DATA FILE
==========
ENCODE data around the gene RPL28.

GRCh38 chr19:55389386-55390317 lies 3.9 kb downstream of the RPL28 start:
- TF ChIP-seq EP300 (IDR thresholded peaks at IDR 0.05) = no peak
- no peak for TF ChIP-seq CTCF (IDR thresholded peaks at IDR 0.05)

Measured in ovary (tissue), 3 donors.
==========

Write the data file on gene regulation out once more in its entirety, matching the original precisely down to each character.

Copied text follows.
ENCODE data around the gene RPL28.

GRCh38 chr19:55389386-55390317 lies 3.9 kb downstream of the RPL28 start:
- TF ChIP-seq EP300 (IDR thresholded peaks at IDR 0.05) = no peak
- no peak for TF ChIP-seq CTCF (IDR thresholded peaks at IDR 0.05)

Measured in ovary (tissue), 3 donors.